Greenwashing is the act of misleading external stakeholders by providing false information about the company’s environmental impact.
Commodity traders operate in complex supply chains, with many counterparties expecting products to meet their ESG sourcing policies, from maintaining human rights to environmental policies. Organisations are therefore increasingly investing in improving visibility of these supply chains to improve their own ESG impact and to ensure they are meeting the standards their clients expect. And the other motivation is that a failure to do so could amount to greenwashing.
The risks of greenwashing in commodities
The main greenwashing risk right now is legal and several companies are currently facing class action lawsuits due to making a wide range of claims in advertising and on packaging around their sustainability, sourcing and environmental stewardship actions.
Whilst many of these suits are brought by end consumers and activist groups, commodity traders also need to be aware of the legal risk of not fulfilling contractual obligations around sustainability. For example, if your organisation has committed to a counterparty’s responsible sourcing policy, there is a legal risk of breaching the contract if you cannot verify that stock sold to that counterparty does meet their criteria.
With environmental stewardship and sustainability high on many corporate agendas, the reputational risk of an accusation of greenwashing can be very high, even without evidence of wrongdoing. And clients are not the only supply chain partners whose relationships could be damaged by accusations of greenwashing. Trade finance providers are under increasing pressure from their own stakeholders to improve their ESG metrics and are increasingly requiring organisations to meet their ESG criteria too.
Traceability to manage greenwashing
Improving traceability obviously cannot protect against all greenwashing risks, as these often stem from inappropriate product messaging. But it can ensure that your people have the information to make claims about a product’s green credentials that they can verify, and to demonstrate the provenance of any shipments subject to counterparty queries. It is therefore an essential tool in protecting against greenwashing – on top of the other ESG risks that traceability is usually associated with.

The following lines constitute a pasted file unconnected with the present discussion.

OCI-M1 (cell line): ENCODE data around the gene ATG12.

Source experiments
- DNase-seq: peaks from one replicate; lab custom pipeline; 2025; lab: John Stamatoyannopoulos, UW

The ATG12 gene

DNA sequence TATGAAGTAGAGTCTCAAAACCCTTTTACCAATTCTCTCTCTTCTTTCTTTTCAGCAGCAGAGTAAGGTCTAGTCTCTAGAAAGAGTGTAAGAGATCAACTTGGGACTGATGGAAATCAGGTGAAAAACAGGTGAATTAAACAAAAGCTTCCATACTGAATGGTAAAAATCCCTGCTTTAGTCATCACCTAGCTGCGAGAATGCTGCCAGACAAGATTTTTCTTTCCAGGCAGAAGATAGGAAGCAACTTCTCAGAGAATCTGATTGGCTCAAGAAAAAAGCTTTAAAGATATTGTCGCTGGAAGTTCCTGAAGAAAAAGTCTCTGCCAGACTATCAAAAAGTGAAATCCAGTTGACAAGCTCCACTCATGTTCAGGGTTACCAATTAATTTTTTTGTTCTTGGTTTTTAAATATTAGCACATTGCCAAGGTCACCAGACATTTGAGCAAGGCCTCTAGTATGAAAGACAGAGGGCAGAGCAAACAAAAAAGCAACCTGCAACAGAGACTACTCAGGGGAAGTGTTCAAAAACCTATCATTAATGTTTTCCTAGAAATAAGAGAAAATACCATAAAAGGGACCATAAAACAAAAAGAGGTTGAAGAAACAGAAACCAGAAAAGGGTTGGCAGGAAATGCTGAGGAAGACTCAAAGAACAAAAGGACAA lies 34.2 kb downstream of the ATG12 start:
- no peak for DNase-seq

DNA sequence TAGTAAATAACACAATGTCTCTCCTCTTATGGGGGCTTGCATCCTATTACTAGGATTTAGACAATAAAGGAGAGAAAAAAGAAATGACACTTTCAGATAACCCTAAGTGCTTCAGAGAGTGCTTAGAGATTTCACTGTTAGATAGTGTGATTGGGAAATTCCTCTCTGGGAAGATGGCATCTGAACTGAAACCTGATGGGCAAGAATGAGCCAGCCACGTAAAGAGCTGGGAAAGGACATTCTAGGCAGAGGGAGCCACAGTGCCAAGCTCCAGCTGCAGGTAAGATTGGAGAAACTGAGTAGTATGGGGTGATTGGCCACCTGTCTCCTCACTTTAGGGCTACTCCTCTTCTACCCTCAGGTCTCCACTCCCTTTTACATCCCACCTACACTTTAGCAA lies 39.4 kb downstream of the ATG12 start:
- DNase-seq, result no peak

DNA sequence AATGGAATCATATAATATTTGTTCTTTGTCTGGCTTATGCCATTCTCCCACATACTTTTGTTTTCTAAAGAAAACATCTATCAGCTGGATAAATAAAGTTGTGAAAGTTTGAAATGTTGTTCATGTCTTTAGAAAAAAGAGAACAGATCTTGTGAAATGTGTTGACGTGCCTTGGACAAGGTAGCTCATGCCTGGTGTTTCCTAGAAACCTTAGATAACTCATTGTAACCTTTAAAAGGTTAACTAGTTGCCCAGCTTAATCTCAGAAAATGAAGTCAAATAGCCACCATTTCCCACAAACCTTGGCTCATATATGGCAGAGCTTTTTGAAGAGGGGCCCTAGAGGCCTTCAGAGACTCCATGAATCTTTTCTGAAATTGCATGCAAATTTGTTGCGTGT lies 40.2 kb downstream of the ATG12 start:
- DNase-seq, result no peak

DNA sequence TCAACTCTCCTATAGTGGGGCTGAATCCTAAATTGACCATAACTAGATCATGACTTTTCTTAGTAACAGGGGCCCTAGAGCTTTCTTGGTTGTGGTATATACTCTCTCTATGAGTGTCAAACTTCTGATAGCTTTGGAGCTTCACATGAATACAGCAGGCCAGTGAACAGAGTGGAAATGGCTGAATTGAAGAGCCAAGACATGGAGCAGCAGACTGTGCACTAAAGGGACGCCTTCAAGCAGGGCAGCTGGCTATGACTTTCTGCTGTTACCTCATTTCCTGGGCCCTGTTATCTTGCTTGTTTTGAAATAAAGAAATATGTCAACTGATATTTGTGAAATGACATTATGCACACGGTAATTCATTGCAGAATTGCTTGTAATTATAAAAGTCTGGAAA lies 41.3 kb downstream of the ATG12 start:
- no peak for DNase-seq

Traceability is the ability to access information about a product through its lifecycle, which in commodities can involve many different processes and supply chain partners. Supply chains are long and complex, and organisations’ own operations can introduce more complexity; they may involve processing or refining materials, warehousing, or splitting/blending purchased lots for sale.
This means that if a sustainability certificate is attached to an incoming shipment, the organisation needs to be able to associate it at the lot level and track this certification across its operations until it is transported to the client.
And it is not only certificates that need to be managed in granular detail; clients are increasingly attempting to manage their supply chain carbon emissions so may soon specify transportation methods and carbon dioxide emissions. This alongside other ethical sourcing data such as evidencing steps taken to ensure there are no human rights abuses in the production of their goods.
Traceability not only encompasses this knowledge; you also need to be able to verify any information you hold is correct. This is why incorporating traceability into commodity management software is so important. When your data is managed as part of a digital process in a good CTRM or commodity management system, it creates an audit trail of every action taken for a shipment. And the best systems, such as Gen10’s CommOS, automatically create this digital audit down to the most granular units so that traceability is maintained however you process stock.
Managing traceability data within CommOS is fast and simple, with none of the risk that comes from manually retyping or copying information. And it provides a complete record of all a stock’s sustainability data as well as automatically creating traceability across your operations from purchase, through operations and to the client, so that its provenance can be verified at any point.
This traceability provides all the information your people need to match products to clients’ requirements and avoid questions of greenwashing, keeping your organisation safe and helping you to provide the best experience for your clients.
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